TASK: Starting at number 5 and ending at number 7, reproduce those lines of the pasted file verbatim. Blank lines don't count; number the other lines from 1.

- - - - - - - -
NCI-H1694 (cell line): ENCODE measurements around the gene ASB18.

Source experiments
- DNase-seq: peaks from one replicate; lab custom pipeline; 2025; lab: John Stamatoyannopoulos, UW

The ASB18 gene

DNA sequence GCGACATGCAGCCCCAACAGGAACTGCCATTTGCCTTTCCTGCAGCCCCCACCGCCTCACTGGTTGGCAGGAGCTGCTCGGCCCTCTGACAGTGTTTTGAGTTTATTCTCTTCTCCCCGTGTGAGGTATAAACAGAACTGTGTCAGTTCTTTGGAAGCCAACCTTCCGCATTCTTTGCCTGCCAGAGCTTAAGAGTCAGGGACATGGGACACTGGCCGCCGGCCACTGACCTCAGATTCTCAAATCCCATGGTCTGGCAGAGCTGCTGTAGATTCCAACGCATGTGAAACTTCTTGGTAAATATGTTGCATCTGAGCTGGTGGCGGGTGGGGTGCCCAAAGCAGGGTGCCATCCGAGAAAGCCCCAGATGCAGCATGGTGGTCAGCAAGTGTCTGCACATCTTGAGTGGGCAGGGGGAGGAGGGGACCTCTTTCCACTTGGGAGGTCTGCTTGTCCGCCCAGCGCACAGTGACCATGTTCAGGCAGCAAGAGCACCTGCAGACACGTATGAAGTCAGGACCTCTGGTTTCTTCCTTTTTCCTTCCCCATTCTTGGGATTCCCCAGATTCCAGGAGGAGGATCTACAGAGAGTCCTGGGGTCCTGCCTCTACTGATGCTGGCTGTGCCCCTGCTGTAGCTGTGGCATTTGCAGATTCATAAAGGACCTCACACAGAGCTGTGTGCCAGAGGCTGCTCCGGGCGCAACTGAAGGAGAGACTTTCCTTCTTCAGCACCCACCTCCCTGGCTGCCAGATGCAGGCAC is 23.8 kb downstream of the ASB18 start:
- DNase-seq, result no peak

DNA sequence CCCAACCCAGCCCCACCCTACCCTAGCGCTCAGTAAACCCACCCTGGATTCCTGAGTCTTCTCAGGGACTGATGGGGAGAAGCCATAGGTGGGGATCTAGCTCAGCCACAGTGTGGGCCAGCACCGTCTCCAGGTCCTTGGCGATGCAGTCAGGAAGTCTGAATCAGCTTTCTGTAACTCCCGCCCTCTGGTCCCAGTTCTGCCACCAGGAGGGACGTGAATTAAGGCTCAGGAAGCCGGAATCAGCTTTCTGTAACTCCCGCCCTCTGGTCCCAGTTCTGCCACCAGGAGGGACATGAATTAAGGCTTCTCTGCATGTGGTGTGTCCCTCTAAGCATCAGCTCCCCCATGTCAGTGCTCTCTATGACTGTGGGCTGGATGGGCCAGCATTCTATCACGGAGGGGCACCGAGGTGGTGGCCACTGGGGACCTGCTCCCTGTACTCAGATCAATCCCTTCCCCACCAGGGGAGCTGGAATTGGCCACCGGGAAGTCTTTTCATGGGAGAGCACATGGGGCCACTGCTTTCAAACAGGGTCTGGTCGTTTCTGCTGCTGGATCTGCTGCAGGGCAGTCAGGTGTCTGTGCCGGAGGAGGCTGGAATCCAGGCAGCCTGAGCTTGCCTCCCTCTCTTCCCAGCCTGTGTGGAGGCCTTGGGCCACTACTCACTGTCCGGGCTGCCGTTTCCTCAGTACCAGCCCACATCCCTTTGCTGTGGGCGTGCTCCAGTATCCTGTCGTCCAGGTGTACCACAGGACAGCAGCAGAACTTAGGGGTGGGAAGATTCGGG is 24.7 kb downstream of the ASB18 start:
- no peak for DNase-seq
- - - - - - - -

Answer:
DNA sequence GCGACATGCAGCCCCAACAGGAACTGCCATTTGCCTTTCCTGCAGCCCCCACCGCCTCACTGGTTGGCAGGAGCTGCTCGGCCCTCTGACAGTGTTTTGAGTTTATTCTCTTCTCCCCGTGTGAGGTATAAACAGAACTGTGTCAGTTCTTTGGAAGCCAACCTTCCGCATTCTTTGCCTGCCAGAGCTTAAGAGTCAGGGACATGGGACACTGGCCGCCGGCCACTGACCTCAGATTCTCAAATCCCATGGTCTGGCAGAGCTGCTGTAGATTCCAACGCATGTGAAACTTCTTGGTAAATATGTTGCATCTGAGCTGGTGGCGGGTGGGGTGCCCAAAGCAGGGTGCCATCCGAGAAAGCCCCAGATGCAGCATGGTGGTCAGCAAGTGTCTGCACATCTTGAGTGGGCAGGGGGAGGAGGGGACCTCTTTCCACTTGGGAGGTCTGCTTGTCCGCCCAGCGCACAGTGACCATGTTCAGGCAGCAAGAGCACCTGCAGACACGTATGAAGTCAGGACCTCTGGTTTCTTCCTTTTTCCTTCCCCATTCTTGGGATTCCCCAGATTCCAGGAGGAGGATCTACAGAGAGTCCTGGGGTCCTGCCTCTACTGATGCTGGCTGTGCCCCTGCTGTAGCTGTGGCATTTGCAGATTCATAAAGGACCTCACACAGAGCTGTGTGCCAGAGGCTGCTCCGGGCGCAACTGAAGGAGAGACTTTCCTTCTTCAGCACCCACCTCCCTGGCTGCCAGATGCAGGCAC is 23.8 kb downstream of the ASB18 start:
- DNase-seq, result no peak

DNA sequence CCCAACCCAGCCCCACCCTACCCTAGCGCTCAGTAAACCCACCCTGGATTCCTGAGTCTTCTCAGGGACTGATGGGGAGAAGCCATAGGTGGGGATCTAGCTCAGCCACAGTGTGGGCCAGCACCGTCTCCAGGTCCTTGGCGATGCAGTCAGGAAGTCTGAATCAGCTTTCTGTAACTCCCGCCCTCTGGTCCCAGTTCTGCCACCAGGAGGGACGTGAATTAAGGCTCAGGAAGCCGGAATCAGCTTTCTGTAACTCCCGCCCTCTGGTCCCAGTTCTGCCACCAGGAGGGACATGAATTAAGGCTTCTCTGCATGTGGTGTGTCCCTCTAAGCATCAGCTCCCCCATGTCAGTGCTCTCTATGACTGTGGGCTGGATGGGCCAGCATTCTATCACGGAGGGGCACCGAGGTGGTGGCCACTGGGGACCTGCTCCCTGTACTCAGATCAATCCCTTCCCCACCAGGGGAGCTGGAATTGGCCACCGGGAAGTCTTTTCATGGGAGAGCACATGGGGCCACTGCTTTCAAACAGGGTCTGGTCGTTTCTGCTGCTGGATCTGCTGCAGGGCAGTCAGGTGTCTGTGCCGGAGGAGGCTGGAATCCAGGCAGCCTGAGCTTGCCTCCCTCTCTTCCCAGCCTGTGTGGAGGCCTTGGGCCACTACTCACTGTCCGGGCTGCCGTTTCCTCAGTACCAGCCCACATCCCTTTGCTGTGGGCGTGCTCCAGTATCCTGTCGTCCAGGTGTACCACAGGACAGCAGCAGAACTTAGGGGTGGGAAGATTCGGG is 24.7 kb downstream of the ASB18 start: